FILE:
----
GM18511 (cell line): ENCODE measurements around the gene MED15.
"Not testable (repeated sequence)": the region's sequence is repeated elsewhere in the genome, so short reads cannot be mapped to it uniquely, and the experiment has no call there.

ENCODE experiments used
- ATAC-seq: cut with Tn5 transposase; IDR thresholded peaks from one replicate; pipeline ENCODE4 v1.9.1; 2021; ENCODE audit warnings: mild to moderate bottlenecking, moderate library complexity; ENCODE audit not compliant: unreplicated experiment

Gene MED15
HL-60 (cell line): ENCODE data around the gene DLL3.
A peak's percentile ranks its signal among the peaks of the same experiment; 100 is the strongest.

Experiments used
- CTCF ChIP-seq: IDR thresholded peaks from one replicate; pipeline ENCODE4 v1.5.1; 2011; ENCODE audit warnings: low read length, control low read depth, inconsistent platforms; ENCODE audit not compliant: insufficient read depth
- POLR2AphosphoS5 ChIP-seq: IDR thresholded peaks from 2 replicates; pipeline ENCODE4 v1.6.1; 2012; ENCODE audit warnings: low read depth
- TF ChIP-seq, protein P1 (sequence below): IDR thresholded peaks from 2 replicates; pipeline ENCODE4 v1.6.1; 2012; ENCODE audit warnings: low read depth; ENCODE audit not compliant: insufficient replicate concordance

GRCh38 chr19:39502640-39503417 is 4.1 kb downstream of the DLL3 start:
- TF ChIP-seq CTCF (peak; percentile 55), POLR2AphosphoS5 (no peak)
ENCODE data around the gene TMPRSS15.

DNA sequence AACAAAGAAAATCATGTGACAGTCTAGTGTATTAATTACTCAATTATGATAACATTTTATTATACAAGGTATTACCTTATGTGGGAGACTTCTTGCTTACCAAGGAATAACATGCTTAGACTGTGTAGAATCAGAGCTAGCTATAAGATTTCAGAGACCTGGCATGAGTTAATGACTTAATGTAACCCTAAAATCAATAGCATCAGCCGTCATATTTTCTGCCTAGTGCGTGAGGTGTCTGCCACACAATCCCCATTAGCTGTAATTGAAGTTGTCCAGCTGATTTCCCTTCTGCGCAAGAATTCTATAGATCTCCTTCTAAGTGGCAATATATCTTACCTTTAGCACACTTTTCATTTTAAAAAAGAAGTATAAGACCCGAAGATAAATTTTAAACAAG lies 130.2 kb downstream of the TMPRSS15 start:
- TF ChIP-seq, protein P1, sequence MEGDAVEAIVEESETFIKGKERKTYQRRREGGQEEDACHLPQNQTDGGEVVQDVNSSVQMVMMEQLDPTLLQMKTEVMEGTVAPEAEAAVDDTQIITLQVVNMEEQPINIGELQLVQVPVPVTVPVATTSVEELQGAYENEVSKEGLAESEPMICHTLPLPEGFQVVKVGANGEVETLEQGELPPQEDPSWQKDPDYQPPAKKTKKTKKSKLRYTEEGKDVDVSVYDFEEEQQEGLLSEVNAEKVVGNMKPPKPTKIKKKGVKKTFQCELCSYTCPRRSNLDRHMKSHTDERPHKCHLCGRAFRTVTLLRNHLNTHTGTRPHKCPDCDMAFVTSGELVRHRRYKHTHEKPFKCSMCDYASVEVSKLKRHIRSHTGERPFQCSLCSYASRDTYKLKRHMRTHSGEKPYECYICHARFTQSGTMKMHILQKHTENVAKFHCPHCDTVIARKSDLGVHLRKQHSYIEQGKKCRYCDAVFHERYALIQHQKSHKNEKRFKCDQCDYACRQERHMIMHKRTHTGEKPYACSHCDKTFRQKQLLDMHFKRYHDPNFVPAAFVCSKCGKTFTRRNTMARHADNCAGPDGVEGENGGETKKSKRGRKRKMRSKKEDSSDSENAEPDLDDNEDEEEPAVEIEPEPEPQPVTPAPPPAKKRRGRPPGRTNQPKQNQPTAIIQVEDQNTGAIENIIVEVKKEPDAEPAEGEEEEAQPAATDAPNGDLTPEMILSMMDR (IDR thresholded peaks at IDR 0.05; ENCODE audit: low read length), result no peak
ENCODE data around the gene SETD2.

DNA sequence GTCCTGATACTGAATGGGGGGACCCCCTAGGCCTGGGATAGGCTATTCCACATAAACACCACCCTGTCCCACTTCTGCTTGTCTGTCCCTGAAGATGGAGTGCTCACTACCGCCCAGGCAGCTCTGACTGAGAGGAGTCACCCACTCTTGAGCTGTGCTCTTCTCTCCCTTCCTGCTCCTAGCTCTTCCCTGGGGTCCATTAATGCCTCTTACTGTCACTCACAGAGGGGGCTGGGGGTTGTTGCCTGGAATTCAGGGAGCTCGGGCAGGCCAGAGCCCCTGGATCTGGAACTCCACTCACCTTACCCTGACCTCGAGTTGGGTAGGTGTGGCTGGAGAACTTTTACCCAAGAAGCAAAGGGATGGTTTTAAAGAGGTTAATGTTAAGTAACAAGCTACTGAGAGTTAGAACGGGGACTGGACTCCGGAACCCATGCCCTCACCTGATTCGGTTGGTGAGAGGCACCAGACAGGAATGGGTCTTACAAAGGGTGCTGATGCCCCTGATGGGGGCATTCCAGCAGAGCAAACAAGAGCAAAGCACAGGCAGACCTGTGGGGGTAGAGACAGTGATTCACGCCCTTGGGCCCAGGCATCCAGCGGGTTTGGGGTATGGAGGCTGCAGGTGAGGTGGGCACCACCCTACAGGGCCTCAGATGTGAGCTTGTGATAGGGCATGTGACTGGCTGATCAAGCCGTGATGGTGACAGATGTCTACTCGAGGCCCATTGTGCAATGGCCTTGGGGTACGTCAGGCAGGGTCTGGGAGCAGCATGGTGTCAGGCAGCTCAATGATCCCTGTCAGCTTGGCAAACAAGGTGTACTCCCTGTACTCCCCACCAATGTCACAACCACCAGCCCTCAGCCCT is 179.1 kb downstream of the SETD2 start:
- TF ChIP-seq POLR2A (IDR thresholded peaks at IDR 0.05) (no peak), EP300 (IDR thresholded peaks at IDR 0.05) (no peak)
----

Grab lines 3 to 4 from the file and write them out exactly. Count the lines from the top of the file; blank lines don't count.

ENCODE experiments used
- ATAC-seq: cut with Tn5 transposase; IDR thresholded peaks from one replicate; pipeline ENCODE4 v1.9.1; 2021; ENCODE audit warnings: mild to moderate bottlenecking, moderate library complexity; ENCODE audit not compliant: unreplicated experiment